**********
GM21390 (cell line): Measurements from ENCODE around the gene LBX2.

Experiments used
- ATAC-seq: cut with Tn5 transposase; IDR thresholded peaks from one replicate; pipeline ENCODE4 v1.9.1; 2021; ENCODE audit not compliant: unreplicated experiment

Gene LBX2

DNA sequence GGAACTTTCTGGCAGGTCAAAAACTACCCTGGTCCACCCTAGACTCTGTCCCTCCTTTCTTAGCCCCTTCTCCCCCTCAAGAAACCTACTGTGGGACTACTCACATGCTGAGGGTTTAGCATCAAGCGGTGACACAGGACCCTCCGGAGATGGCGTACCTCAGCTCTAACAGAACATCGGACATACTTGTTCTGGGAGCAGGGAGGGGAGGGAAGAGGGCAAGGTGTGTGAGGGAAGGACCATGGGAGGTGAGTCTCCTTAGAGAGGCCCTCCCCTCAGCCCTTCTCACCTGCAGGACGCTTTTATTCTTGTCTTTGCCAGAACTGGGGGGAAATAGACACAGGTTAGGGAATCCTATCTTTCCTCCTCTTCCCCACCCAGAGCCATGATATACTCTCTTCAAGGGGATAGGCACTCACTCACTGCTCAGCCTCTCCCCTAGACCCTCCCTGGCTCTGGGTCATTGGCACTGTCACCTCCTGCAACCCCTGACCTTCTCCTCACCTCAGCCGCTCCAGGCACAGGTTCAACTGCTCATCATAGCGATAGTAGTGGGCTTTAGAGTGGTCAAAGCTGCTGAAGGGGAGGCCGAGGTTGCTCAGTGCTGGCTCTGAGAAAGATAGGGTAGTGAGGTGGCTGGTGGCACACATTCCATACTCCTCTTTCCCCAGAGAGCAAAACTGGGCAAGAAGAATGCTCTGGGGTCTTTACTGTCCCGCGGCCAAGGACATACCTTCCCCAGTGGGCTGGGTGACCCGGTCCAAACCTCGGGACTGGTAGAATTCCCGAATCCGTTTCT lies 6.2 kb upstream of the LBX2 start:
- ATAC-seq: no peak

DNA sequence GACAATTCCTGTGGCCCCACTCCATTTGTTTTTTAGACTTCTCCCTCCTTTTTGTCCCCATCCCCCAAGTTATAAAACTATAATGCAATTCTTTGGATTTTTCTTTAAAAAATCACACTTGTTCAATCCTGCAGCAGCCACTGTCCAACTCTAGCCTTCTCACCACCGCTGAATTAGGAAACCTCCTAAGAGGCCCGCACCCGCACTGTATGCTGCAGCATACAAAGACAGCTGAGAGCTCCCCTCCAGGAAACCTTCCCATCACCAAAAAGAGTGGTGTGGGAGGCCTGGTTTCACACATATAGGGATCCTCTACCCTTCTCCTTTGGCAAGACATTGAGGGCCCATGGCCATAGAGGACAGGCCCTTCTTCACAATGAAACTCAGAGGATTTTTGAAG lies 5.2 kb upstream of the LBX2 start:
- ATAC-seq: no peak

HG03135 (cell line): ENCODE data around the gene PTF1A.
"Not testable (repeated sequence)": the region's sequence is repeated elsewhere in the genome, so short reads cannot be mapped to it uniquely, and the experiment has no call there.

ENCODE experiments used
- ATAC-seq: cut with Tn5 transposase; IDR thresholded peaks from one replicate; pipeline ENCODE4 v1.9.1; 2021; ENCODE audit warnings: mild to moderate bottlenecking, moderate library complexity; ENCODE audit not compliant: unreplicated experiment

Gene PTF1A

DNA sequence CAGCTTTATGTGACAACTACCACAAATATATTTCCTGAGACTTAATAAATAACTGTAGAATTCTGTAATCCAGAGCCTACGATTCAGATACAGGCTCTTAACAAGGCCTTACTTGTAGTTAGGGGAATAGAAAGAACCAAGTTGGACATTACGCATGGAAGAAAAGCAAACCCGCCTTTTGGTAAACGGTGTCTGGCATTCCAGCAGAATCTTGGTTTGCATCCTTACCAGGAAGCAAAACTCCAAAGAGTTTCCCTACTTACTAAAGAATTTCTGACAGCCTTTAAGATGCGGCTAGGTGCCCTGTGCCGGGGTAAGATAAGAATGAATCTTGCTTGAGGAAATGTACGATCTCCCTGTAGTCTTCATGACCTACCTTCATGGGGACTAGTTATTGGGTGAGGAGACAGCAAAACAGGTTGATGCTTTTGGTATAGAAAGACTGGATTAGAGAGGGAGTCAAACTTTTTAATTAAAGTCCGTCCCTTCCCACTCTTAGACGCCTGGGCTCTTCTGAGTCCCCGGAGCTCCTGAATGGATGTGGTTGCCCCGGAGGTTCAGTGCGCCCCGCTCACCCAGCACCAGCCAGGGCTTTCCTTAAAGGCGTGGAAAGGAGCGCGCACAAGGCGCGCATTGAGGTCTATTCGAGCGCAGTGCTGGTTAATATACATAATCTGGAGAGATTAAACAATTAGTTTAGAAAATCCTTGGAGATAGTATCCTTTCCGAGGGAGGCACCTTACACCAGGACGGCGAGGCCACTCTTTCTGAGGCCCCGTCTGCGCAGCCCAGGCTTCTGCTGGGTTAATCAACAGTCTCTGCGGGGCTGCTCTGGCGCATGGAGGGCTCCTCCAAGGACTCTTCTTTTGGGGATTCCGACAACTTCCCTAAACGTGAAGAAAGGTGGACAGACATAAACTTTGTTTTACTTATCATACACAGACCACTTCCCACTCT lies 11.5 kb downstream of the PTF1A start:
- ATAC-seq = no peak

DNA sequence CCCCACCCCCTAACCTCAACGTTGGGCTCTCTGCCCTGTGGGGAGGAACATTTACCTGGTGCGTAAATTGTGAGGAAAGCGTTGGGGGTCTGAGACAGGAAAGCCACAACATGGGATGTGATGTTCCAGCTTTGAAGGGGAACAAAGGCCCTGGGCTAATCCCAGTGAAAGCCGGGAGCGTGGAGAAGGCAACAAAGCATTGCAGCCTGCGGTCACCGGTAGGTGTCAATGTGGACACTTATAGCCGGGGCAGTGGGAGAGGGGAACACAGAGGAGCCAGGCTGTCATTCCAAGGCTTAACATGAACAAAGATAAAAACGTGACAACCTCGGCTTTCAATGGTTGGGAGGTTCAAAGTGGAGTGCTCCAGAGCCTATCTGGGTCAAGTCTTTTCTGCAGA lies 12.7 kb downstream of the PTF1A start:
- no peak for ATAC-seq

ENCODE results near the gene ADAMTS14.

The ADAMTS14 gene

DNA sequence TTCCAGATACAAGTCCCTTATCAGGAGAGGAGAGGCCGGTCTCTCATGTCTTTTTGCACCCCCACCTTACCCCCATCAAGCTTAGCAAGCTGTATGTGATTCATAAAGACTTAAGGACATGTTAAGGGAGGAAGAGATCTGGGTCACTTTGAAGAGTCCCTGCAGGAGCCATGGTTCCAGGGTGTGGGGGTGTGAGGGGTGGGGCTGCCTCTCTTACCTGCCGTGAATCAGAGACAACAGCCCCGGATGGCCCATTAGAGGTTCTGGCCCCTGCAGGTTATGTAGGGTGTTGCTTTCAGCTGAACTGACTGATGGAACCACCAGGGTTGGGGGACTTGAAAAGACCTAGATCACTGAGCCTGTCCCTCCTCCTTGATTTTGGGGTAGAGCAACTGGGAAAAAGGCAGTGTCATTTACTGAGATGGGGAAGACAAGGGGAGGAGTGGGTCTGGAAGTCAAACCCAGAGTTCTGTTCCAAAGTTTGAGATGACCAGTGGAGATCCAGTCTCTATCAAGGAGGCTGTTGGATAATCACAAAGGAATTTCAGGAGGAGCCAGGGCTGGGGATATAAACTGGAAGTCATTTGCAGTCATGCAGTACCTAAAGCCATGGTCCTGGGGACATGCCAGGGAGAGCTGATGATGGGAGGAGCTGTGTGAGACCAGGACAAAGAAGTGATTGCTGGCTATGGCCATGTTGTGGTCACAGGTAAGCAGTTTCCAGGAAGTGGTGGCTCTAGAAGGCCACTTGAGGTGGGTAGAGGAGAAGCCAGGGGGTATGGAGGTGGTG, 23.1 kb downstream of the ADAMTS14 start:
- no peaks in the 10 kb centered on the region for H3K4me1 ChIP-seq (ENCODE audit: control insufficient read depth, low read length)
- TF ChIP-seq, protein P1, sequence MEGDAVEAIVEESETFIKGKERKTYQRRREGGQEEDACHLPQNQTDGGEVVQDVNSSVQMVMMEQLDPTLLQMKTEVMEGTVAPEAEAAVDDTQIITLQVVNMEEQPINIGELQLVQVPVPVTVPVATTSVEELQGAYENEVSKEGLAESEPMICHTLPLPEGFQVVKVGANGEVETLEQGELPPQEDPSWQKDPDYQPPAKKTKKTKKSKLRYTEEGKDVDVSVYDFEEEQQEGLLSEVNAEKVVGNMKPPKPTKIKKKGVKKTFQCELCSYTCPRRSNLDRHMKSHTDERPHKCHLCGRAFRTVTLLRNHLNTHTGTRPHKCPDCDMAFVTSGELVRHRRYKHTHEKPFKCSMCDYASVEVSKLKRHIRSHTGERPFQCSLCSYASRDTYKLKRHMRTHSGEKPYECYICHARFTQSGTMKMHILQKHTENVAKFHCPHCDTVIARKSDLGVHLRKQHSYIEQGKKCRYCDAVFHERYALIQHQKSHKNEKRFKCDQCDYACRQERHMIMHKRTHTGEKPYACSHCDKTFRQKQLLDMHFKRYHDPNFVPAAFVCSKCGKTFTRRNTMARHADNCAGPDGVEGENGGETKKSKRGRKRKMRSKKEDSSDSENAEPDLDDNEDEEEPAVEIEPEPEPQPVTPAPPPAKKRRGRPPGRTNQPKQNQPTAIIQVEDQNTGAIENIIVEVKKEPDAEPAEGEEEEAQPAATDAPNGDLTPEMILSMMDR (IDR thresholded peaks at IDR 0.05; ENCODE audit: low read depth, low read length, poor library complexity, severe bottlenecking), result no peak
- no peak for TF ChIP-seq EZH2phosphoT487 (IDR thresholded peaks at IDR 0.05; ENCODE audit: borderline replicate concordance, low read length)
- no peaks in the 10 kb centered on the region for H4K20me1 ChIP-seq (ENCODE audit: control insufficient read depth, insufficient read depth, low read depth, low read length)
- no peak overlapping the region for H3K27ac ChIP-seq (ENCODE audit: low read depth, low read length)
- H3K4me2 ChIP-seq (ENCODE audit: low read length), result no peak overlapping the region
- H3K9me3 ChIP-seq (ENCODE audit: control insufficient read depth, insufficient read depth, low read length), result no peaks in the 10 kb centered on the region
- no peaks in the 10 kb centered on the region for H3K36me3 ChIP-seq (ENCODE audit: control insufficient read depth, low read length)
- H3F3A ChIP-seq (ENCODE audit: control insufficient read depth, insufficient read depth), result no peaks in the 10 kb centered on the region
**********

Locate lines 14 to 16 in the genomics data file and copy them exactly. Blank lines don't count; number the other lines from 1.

DNA sequence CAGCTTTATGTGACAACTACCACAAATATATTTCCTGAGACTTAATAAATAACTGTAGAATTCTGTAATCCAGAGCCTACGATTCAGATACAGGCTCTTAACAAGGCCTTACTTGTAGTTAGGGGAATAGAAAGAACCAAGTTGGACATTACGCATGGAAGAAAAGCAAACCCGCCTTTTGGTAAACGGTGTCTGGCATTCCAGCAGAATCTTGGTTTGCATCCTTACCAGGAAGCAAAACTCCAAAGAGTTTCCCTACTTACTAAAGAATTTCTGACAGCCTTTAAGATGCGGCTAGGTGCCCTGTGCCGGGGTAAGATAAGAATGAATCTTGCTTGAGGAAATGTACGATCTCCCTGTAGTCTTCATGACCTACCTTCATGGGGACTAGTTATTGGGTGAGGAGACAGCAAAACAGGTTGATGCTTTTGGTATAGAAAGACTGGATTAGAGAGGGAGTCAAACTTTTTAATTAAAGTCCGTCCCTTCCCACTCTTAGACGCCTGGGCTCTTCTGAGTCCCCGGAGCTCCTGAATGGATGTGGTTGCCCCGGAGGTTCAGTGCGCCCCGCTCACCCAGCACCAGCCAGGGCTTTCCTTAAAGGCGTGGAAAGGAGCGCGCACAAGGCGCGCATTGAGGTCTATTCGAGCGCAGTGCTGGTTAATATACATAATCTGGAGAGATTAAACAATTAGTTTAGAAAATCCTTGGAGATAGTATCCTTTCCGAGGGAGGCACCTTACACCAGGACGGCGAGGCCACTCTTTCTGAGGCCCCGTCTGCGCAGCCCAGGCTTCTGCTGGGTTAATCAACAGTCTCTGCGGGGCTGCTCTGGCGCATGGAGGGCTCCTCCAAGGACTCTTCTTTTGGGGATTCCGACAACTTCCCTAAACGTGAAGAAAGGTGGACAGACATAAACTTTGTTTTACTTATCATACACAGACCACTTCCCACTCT lies 11.5 kb downstream of the PTF1A start:
- ATAC-seq = no peak

DNA sequence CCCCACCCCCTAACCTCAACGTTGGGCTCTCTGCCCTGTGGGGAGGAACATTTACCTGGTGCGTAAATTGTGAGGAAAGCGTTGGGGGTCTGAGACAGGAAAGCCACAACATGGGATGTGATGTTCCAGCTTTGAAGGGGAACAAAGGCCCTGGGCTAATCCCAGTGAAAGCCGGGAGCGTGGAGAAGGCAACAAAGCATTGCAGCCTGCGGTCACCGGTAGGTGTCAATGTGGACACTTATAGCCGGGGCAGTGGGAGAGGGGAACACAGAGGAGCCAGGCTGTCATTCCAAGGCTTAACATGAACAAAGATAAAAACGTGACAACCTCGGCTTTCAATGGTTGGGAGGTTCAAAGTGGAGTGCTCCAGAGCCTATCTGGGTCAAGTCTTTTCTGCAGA lies 12.7 kb downstream of the PTF1A start: